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After working with Zero on CGC stuff for a week, I think I'm gonna go back to square one and train him to do a formal heel (or a reasonable accurate facsimile). I think this will help with the loose leash walking, as well as get him to focus on me and not the squirrels, cats, butterflies, rabbits, other dogs and people we encounter on our walks. (Walks would be so much easier if all those critters just stayed indoors.)

Anyway, I've read a bunch of how tos. They seem to all say basically the same thing. Have the dog sit at your side, walk forward with your left leg, click/treat when the dog stays with you, correct if he doesn't.

My question is how to cue this behavior. Everything I've read says to either swipe your hand in front of your dogs nose or tap your left thigh with the palm of your hand. Zero is too short for me to comfortably swipe in front of his nose all the time. My question is whether the thigh slap would work. Right now I slap my right thigh twice to get him to come. Can I get by with slapping my left thigh once to get him to heel or is this going to confuse the crap out of him?
 

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Sorry if I'm missing something obvious here, but can't you use a verbal cue? "Heel"? "By me"? "Get close"?
 

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I'm going to include a verbal cue as well of course, but I like to pair my verbal cues with visual cues as well. I'm told dogs pick up visual cues better than verbal ones to begin with and I like being able to cue my dog with one or the other.
 

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Training the Heel requires the dog to be operant to the clicker and from your descriptions, I think your dog is.

What I did was to have the dog off lead in an enclosed area and when she approached my left leg I clicked and treated, giving her the treat in the precise place I wanted her to be in for the "heel." I then clicked and treated very rapidly with her near my left leg (as I was walking.. stopping to give her the treat and let her eat it.. and moving right on. When you first do this you need a LOT of clicks and treats.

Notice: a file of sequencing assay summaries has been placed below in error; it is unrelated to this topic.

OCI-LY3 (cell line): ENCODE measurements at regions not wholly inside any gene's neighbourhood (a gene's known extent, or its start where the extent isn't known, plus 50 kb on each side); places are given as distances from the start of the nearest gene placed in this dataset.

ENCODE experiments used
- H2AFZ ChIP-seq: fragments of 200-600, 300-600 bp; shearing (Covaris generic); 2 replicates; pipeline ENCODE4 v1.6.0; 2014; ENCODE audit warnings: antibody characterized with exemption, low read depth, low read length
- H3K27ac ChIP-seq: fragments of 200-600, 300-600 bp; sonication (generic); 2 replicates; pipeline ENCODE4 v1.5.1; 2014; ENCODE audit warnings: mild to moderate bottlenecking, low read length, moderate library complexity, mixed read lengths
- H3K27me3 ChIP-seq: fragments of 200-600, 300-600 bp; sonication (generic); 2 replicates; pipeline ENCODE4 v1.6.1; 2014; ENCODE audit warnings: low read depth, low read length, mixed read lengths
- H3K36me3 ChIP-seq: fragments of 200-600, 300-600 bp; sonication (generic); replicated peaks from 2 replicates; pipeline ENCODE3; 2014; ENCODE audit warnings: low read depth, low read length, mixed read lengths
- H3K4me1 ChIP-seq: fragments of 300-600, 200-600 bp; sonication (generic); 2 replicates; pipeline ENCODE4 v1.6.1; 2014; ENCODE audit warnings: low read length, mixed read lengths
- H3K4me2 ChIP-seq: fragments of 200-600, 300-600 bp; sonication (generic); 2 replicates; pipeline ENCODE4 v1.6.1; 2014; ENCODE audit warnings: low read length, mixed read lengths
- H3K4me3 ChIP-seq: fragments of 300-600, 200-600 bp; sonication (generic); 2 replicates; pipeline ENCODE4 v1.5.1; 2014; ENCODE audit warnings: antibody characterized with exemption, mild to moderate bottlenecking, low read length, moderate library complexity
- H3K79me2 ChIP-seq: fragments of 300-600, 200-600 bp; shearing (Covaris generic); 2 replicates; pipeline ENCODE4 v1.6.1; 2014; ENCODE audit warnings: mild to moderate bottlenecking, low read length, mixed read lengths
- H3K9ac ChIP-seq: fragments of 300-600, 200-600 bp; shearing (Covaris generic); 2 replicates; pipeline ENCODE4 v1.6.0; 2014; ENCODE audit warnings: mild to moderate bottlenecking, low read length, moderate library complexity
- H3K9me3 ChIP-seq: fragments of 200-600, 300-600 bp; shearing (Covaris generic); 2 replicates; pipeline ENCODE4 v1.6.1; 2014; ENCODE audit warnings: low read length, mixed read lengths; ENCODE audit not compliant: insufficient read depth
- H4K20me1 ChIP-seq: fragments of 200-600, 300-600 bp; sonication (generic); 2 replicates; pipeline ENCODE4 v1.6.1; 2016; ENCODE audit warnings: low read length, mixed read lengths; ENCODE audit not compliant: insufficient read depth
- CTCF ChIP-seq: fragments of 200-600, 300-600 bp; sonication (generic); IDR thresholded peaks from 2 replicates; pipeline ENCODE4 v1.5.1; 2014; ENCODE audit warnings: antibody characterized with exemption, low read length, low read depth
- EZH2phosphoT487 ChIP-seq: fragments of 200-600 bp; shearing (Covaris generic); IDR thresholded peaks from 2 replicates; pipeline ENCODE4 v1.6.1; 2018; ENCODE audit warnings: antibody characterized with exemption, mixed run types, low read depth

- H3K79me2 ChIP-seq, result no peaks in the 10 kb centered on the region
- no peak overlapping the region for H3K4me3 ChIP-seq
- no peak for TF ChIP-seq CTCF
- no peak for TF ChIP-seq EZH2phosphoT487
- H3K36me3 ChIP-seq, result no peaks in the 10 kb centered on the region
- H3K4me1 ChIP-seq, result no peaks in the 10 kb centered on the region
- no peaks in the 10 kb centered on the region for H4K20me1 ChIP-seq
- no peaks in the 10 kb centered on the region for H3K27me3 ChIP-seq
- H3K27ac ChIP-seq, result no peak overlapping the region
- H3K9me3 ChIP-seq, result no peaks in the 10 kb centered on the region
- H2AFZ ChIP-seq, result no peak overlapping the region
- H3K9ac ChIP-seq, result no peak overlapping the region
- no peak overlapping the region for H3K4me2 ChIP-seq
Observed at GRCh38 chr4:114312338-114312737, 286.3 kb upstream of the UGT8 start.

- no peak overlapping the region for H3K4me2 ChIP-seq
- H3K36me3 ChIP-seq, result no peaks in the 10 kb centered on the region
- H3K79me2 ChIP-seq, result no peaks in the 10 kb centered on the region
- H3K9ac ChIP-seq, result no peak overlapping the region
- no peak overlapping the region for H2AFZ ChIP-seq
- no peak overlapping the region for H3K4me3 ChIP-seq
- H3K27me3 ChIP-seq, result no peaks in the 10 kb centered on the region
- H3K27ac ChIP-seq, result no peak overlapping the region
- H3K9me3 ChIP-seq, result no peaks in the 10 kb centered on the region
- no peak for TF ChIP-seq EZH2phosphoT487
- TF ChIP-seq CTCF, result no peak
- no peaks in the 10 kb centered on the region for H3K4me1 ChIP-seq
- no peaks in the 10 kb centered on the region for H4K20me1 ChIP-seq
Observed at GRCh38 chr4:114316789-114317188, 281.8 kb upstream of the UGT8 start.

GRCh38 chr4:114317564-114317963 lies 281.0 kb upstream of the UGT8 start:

When the dog gets the idea, up the ante and require better body position etc.

Another thing that helps a LOT is to teach the dog to pay attention to you on a cue.. starting with the clicker. Start with clicking and treating whenever she looks at your face. This may be short durations at first, but with the use of rewards, increase the time she has to look at you to earn a treat. Eventually add a word like "look" so the dog will look at you when you say this word. You can always get your dog's attention this way once the cue is reinforced and the dog owns it.

I use two commands for heel. One is "heel" and it is for formal work. Dog looks at my face and walks in proper position next to me and sits when I stop. I am very anal about Heel.

The other command is "by me" where the dog has to maintain a position no further ahead of me than her shoulder at my left knee and no further back than her nose at my left knee. She does not have to look at my face unless I ask her too. She cannot sniff, but she CAN look at stuff. She has to sit when I stop and she has to maintain propert speed next to me. IOW's By Me is a sloppy heel..

Funny thing is my dog prefers Heel to By Me.
 

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I prefer not to use any noticeable, audible, or visual cue. My cue is standing still and waiting for my dog to return to the heel position...she'll eventually figure out what I want. You can't get there from here without shaping heel (the behavior) as opposed to heel (a position). It reads as though you're only rewarding heel (the position).

To shape heel (the behavior), you'll need a platform...a box, or a square of plywood. Something your dog can place his front feet on and learn paws go here and stay here relative to my guardians position. So guess what? The fist step in training heel (the behavior) is to shape front paws on the platform.

What does heel (the behavior) look like? The simplest way to visualize it is your dog's rump swinging around relative to your side.